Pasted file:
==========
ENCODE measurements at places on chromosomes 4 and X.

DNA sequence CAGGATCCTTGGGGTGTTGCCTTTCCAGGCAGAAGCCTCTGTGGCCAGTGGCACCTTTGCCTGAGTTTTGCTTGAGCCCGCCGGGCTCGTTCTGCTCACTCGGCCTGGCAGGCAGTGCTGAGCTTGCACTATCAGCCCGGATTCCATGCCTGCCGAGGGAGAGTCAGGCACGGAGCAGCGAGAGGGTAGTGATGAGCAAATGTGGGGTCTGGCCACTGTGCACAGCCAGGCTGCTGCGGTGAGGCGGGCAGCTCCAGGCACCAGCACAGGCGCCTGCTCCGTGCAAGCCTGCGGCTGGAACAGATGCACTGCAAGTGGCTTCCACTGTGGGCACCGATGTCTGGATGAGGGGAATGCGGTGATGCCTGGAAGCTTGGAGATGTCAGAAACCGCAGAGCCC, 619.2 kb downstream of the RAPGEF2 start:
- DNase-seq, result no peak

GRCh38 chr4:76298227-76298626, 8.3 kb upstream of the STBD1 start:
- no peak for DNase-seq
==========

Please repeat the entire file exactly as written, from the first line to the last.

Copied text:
ENCODE measurements at places on chromosomes 4 and X.

DNA sequence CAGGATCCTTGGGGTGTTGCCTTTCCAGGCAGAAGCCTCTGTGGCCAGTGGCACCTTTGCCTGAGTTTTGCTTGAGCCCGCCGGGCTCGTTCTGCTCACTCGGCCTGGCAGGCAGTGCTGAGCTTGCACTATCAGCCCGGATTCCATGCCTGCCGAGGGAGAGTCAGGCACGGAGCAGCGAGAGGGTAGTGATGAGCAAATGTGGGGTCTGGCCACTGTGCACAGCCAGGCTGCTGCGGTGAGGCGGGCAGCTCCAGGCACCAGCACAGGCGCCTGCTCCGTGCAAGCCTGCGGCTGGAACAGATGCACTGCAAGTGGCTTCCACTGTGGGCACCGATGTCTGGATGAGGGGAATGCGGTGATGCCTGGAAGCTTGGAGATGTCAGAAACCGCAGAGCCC, 619.2 kb downstream of the RAPGEF2 start:
- DNase-seq, result no peak

GRCh38 chr4:76298227-76298626, 8.3 kb upstream of the STBD1 start:
- no peak for DNase-seq